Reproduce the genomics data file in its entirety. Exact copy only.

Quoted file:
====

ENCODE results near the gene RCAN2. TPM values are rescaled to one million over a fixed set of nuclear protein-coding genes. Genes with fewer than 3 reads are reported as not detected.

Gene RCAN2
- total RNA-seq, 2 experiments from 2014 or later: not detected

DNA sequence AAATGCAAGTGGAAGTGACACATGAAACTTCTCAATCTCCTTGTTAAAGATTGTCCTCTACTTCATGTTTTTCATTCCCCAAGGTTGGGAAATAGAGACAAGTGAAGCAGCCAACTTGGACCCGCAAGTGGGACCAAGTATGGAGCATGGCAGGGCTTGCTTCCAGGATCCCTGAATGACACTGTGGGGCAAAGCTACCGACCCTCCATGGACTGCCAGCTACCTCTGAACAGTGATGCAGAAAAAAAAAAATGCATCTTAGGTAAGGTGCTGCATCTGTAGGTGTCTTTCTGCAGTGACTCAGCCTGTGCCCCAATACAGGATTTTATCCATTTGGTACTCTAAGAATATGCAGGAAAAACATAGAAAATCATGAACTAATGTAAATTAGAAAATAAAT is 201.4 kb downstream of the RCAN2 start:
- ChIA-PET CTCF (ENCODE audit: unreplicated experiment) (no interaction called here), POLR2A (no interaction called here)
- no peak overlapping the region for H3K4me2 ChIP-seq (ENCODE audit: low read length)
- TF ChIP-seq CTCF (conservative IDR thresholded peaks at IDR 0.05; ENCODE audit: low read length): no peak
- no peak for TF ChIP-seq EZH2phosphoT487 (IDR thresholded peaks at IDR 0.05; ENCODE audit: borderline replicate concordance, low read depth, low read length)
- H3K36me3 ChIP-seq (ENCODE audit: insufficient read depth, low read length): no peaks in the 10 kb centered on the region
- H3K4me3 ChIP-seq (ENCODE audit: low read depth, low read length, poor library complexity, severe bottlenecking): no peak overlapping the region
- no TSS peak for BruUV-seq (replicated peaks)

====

ENCODE results near the gene RCAN2. TPM values are rescaled to one million over a fixed set of nuclear protein-coding genes. Genes with fewer than 3 reads are reported as not detected.

Gene RCAN2
- total RNA-seq, 2 experiments from 2014 or later: not detected

DNA sequence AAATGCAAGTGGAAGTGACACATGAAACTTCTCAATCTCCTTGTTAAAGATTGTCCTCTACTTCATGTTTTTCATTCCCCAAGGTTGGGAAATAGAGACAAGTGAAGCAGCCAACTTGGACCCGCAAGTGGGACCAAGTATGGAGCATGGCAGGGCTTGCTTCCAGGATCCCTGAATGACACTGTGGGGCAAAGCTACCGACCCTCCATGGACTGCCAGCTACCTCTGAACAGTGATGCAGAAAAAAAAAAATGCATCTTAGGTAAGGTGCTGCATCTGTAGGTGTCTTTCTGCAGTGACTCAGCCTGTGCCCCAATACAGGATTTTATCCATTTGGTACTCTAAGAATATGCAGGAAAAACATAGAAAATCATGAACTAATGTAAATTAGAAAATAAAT is 201.4 kb downstream of the RCAN2 start:
- ChIA-PET CTCF (ENCODE audit: unreplicated experiment) (no interaction called here), POLR2A (no interaction called here)
- no peak overlapping the region for H3K4me2 ChIP-seq (ENCODE audit: low read length)
- TF ChIP-seq CTCF (conservative IDR thresholded peaks at IDR 0.05; ENCODE audit: low read length): no peak
- no peak for TF ChIP-seq EZH2phosphoT487 (IDR thresholded peaks at IDR 0.05; ENCODE audit: borderline replicate concordance, low read depth, low read length)
- H3K36me3 ChIP-seq (ENCODE audit: insufficient read depth, low read length): no peaks in the 10 kb centered on the region
- H3K4me3 ChIP-seq (ENCODE audit: low read depth, low read length, poor library complexity, severe bottlenecking): no peak overlapping the region
- no TSS peak for BruUV-seq (replicated peaks)